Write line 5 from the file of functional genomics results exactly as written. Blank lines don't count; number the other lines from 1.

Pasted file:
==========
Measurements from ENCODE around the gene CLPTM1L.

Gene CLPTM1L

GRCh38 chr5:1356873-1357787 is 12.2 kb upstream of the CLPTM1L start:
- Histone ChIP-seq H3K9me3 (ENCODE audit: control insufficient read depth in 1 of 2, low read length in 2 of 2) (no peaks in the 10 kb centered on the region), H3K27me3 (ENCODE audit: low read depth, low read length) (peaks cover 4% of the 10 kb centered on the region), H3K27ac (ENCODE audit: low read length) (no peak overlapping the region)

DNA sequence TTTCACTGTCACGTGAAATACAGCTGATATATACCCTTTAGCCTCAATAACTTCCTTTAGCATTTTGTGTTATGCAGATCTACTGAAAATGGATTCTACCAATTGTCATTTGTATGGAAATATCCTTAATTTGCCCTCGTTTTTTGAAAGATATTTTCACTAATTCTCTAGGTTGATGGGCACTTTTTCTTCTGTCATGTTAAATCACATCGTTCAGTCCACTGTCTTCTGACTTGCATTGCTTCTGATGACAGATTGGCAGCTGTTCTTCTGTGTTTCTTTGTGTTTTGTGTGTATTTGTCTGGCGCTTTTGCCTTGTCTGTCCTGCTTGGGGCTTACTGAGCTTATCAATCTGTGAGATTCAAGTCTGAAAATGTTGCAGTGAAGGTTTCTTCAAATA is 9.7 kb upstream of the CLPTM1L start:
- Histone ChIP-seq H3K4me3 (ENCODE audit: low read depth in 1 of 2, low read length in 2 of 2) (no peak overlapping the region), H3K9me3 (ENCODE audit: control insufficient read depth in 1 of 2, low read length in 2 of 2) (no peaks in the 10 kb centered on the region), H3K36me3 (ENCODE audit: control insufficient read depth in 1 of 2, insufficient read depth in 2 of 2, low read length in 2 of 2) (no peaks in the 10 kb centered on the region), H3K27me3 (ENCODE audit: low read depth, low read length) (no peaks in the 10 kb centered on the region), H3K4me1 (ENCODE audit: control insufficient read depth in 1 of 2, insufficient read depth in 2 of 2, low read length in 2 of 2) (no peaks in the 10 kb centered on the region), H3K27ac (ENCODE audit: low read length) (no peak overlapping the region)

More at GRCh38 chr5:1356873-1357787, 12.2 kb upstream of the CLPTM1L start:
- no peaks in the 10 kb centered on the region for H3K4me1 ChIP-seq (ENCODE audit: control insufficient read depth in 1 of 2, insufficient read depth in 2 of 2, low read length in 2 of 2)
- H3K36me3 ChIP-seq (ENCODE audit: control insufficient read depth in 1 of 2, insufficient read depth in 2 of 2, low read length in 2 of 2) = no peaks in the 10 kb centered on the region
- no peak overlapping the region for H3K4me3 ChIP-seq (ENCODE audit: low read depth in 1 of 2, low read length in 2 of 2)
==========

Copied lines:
DNA sequence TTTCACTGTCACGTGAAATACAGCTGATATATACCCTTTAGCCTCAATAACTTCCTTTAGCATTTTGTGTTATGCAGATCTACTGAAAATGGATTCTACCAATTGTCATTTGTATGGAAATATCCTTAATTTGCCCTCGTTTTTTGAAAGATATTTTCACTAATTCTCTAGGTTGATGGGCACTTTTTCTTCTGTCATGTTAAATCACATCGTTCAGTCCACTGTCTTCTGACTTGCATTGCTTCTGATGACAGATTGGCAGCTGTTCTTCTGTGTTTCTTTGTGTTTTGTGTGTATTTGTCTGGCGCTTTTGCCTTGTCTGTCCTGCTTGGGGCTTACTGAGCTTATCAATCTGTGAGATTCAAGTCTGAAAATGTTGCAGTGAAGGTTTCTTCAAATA is 9.7 kb upstream of the CLPTM1L start: